2019-12-25 16:16:00

Cassation court posthumously acquits Orthodox dissident Shchipkova 40 years after sentencing

Moscow, December 25, Interfax - The second cassation court of general jurisdiction has reversed the 1980 sentence in the criminal case against Soviet Orthodox dissident Tatyana Shhchipkova and recognized her right to rehabilitation.

Revision of the case was initiated by the Russian Prosecutor General's Office. It filed a cassation appeal, seeking a reversal of Shhchipkova's sentence, the closure of the criminal case, and recognition of her right to rehabilitation.

Shhchipkova, a philologist with a PhD and a faculty member at the Smolensk Pedagogical Institution, was fired from the institute and sentenced by the Moscow Leninsky District Court to three years in prison for hooliganism on January 8, 1980. Shhchipkova, who turned 50 a month after the hearing, served her sentence in a penal colony in the Primorye Territory.

"The true reason for the repression against Shhchipkova was her faith and religious beliefs. Shhchipkova told her students in Latin classes about ancient culture and Christianity. Her stories about Christianity and Christ differed from official ideology; she brought a Bible to class and read verses from it," the synodal department of the Russian Orthodox Church said.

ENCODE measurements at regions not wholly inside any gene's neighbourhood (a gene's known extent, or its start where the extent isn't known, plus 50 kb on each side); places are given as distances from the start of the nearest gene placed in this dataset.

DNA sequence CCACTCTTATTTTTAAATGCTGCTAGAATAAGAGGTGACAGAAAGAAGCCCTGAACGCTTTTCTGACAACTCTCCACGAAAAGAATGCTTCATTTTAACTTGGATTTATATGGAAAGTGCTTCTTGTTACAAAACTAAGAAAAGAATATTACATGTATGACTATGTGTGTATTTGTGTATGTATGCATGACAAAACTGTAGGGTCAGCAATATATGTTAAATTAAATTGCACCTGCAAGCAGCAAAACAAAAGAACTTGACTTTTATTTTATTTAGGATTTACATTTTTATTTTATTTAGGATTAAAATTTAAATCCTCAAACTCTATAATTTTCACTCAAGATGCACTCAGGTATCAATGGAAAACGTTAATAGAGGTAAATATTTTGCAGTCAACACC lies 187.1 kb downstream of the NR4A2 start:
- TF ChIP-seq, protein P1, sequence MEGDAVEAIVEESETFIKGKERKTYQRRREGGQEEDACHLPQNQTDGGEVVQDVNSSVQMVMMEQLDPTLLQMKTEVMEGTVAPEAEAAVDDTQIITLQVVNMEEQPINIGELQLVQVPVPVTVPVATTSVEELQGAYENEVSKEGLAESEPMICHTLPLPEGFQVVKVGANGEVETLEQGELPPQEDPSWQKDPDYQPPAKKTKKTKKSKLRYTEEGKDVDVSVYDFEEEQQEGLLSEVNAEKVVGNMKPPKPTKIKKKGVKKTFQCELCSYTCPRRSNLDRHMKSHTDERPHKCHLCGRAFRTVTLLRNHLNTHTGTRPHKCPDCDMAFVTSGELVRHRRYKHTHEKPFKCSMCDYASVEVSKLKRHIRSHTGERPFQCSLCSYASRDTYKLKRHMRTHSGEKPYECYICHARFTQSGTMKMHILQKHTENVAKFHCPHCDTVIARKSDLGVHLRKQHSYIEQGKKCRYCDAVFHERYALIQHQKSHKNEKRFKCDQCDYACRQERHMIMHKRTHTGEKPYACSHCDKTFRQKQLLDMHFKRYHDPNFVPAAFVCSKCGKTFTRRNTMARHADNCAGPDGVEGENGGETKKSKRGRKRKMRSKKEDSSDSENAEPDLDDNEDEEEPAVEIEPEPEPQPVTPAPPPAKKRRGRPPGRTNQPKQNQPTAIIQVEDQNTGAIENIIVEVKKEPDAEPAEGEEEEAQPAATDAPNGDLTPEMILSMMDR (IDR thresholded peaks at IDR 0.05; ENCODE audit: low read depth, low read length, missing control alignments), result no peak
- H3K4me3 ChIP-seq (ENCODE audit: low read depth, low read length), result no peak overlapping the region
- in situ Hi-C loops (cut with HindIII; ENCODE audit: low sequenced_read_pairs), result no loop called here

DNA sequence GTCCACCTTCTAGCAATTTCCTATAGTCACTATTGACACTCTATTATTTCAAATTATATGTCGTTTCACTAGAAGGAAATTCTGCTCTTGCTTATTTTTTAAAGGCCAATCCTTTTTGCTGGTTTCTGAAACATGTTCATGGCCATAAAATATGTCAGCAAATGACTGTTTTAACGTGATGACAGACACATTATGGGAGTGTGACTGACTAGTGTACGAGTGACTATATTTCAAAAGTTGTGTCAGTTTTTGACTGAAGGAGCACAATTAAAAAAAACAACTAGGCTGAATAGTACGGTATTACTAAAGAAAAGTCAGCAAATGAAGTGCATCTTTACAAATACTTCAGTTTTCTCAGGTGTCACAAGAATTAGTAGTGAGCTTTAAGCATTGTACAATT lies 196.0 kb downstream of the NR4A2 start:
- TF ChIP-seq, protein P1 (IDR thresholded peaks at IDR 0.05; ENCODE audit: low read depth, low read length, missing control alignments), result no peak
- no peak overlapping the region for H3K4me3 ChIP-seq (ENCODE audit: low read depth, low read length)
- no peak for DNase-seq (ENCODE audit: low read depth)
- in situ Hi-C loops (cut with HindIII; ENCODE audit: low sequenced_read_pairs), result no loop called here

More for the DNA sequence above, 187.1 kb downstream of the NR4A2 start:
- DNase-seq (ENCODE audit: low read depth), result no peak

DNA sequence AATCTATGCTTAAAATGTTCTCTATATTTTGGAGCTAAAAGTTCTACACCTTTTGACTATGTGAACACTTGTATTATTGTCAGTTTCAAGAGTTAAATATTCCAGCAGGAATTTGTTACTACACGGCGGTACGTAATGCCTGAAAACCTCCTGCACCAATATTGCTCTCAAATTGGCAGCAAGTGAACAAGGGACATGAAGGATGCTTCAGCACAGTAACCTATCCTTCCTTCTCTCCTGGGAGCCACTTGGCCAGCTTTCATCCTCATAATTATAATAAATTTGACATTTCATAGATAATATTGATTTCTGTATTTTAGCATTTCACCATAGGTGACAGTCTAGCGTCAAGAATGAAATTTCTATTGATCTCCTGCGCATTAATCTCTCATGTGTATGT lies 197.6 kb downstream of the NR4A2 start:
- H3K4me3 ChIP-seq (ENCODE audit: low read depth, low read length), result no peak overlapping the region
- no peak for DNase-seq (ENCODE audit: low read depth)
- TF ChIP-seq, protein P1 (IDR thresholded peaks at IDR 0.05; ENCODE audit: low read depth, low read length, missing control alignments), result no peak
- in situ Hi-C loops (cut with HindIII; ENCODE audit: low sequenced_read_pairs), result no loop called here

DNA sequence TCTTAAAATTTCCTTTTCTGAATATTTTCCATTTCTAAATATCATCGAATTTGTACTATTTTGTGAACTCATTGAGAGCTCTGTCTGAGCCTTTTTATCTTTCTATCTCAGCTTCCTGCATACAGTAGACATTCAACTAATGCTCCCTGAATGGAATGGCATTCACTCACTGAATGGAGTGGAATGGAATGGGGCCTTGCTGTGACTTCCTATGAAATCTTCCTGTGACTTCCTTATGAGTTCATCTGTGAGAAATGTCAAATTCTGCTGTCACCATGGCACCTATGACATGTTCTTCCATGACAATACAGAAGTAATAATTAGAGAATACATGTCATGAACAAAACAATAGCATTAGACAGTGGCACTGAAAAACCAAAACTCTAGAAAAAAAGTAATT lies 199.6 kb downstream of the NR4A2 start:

Shhchipkova described her prison experience in her memoires, which were published in 2011.

"She gave a totally new interpretation of the Soviet repression that she experienced. Differing from the hatred and contempt for the Soviet period, and especially for Soviet-era repression, that was universally accepted in the post-Soviet period, Shhchipkova had a deep Christian attitude toward the people who repressed her. She did not condemn anyone. She considered the love she had for those people, colony officials and supervisors, and also ordinary inmates, to be her main prison experience," the synodal department said.

"Shhchipkova was the only Orthodox confessor who was not rehabilitated after Soviet rule. She did not deny her faith, her religious beliefs in order to avoid repression, in order to keep her social status, career, and wellbeing," the synodal department said.

Shhchipkova died on July 11, 2009.